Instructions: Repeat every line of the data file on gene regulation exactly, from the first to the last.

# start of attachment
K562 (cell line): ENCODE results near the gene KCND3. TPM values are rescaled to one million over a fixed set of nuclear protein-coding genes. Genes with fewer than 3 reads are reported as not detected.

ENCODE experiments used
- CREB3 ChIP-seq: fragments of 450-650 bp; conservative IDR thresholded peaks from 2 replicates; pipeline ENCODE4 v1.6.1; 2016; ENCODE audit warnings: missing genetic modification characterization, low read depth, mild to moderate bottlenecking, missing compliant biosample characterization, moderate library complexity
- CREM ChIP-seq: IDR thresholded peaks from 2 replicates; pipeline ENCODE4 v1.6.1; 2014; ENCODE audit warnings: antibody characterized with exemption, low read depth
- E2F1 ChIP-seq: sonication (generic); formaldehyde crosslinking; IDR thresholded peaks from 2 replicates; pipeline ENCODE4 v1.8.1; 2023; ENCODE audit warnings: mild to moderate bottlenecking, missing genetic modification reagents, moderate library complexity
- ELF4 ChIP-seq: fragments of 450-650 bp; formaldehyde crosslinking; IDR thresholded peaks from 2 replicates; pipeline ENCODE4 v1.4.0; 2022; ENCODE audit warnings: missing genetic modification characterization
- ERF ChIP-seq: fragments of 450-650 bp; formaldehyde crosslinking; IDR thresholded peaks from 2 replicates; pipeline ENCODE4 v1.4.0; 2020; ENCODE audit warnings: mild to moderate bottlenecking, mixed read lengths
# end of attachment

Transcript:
K562 (cell line): ENCODE results near the gene KCND3. TPM values are rescaled to one million over a fixed set of nuclear protein-coding genes. Genes with fewer than 3 reads are reported as not detected.

ENCODE experiments used
- CREB3 ChIP-seq: fragments of 450-650 bp; conservative IDR thresholded peaks from 2 replicates; pipeline ENCODE4 v1.6.1; 2016; ENCODE audit warnings: missing genetic modification characterization, low read depth, mild to moderate bottlenecking, missing compliant biosample characterization, moderate library complexity
- CREM ChIP-seq: IDR thresholded peaks from 2 replicates; pipeline ENCODE4 v1.6.1; 2014; ENCODE audit warnings: antibody characterized with exemption, low read depth
- E2F1 ChIP-seq: sonication (generic); formaldehyde crosslinking; IDR thresholded peaks from 2 replicates; pipeline ENCODE4 v1.8.1; 2023; ENCODE audit warnings: mild to moderate bottlenecking, missing genetic modification reagents, moderate library complexity
- ELF4 ChIP-seq: fragments of 450-650 bp; formaldehyde crosslinking; IDR thresholded peaks from 2 replicates; pipeline ENCODE4 v1.4.0; 2022; ENCODE audit warnings: missing genetic modification characterization
- ERF ChIP-seq: fragments of 450-650 bp; formaldehyde crosslinking; IDR thresholded peaks from 2 replicates; pipeline ENCODE4 v1.4.0; 2020; ENCODE audit warnings: mild to moderate bottlenecking, mixed read lengths